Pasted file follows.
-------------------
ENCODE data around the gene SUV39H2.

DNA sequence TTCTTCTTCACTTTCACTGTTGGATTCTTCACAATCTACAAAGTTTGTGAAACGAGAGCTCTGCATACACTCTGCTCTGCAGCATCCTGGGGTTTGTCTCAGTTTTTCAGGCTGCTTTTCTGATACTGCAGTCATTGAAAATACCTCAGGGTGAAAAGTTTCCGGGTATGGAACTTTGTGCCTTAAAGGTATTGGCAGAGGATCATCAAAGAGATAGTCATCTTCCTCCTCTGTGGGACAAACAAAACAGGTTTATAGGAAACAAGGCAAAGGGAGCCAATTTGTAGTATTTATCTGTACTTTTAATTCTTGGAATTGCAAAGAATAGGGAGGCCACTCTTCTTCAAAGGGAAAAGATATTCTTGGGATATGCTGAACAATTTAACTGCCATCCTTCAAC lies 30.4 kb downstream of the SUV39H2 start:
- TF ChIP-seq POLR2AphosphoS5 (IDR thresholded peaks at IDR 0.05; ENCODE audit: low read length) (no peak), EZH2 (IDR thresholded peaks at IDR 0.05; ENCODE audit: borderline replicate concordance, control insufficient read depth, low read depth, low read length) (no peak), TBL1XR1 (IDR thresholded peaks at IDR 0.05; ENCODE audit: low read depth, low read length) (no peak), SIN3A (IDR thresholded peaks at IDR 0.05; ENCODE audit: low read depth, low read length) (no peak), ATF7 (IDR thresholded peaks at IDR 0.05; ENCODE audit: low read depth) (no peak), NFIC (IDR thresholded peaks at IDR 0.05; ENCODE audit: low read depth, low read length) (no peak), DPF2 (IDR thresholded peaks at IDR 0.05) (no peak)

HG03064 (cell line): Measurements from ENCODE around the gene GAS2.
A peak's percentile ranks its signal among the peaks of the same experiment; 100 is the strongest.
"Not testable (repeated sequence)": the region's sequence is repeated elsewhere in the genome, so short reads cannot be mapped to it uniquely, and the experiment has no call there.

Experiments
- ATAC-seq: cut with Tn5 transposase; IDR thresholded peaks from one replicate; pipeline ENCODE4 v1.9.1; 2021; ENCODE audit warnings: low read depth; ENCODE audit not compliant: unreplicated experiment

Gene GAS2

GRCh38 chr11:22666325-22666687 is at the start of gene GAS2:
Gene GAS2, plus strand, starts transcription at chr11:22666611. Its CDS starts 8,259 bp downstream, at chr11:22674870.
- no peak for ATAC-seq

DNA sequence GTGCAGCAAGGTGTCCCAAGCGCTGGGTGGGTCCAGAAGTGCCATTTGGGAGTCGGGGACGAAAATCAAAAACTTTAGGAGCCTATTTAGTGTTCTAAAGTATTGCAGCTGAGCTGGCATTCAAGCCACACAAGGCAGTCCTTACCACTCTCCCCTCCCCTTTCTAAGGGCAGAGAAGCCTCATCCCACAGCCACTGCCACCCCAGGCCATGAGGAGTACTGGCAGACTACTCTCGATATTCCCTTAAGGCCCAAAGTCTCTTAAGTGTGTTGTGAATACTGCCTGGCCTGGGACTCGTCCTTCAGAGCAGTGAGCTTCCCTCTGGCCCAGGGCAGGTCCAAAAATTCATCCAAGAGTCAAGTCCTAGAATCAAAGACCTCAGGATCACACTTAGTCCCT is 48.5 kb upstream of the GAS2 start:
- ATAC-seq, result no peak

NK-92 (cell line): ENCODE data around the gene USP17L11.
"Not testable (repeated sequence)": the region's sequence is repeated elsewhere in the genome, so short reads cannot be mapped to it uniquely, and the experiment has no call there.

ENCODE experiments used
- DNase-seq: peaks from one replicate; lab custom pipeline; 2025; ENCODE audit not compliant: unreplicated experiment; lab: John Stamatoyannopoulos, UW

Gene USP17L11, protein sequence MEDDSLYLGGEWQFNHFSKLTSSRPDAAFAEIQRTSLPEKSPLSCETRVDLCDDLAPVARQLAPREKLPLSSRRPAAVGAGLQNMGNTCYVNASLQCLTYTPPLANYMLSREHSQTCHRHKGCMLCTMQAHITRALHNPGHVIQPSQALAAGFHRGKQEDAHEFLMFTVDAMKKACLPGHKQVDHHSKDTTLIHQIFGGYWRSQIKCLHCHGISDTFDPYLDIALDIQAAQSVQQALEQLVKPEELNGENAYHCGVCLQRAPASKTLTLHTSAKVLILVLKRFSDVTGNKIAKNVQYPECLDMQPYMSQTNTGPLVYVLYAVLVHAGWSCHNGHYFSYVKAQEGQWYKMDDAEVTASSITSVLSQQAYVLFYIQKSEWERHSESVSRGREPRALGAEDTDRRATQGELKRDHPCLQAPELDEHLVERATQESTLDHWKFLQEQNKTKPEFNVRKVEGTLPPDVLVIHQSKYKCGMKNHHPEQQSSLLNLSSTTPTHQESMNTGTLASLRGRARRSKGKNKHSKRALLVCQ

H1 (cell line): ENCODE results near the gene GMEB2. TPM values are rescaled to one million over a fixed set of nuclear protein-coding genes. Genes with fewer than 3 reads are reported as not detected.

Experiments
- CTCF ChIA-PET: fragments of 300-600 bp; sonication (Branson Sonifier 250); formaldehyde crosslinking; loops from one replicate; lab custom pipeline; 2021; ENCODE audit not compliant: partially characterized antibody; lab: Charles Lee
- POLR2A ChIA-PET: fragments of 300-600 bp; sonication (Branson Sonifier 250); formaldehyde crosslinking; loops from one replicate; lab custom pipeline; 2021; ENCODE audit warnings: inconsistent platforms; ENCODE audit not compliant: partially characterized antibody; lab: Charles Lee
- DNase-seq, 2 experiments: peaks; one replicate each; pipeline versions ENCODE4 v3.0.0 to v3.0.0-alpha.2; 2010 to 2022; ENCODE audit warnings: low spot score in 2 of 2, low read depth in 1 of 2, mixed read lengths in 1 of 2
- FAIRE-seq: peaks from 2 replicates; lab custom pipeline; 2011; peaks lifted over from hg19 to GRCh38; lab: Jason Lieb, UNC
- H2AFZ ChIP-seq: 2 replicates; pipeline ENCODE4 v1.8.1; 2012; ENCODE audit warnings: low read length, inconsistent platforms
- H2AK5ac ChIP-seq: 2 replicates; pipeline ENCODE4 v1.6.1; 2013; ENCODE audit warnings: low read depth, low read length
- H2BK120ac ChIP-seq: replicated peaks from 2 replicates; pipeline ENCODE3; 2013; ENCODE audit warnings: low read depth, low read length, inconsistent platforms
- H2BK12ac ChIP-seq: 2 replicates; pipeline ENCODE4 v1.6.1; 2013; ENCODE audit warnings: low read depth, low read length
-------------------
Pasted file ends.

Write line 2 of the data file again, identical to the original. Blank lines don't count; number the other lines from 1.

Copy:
DNA sequence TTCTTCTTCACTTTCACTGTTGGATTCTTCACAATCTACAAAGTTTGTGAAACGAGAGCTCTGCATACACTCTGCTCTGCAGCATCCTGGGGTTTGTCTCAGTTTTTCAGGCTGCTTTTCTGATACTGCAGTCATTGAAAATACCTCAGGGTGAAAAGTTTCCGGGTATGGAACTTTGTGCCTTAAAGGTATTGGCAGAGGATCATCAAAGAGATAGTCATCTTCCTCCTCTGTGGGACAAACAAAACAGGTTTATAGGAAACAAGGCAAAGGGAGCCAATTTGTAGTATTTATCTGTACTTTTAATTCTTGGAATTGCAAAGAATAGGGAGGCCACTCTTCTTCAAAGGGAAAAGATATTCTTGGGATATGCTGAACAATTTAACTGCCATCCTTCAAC lies 30.4 kb downstream of the SUV39H2 start: